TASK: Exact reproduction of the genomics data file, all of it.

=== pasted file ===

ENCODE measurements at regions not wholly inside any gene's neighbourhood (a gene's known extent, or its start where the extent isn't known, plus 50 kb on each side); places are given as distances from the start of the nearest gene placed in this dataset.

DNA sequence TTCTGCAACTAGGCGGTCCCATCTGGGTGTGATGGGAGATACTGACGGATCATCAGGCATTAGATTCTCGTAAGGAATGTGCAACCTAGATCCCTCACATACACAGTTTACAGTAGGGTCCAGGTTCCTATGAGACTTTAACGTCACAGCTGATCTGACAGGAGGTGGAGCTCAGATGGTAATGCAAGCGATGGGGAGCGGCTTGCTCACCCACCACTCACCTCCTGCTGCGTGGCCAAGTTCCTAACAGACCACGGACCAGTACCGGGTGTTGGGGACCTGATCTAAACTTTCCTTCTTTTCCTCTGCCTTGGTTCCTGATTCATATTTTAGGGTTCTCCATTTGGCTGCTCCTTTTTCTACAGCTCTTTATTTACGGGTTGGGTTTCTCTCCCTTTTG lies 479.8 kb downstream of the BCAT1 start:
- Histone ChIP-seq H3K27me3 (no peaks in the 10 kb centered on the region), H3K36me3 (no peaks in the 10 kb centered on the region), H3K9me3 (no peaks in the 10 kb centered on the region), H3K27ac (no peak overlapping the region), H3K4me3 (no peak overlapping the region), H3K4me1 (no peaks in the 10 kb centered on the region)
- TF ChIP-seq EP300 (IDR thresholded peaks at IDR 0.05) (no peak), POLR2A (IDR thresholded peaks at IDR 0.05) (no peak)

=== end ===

ENCODE measurements at regions not wholly inside any gene's neighbourhood (a gene's known extent, or its start where the extent isn't known, plus 50 kb on each side); places are given as distances from the start of the nearest gene placed in this dataset.

DNA sequence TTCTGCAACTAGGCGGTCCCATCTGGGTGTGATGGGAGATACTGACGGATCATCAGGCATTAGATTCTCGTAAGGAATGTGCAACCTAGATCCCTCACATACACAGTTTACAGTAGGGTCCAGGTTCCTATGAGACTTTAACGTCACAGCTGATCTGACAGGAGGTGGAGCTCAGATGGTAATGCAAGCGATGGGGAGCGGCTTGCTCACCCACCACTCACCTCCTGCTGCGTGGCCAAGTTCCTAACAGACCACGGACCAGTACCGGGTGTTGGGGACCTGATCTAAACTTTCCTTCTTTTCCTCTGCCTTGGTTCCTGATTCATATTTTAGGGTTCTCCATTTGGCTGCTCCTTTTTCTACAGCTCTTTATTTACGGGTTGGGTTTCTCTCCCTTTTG lies 479.8 kb downstream of the BCAT1 start:
- Histone ChIP-seq H3K27me3 (no peaks in the 10 kb centered on the region), H3K36me3 (no peaks in the 10 kb centered on the region), H3K9me3 (no peaks in the 10 kb centered on the region), H3K27ac (no peak overlapping the region), H3K4me3 (no peak overlapping the region), H3K4me1 (no peaks in the 10 kb centered on the region)
- TF ChIP-seq EP300 (IDR thresholded peaks at IDR 0.05) (no peak), POLR2A (IDR thresholded peaks at IDR 0.05) (no peak)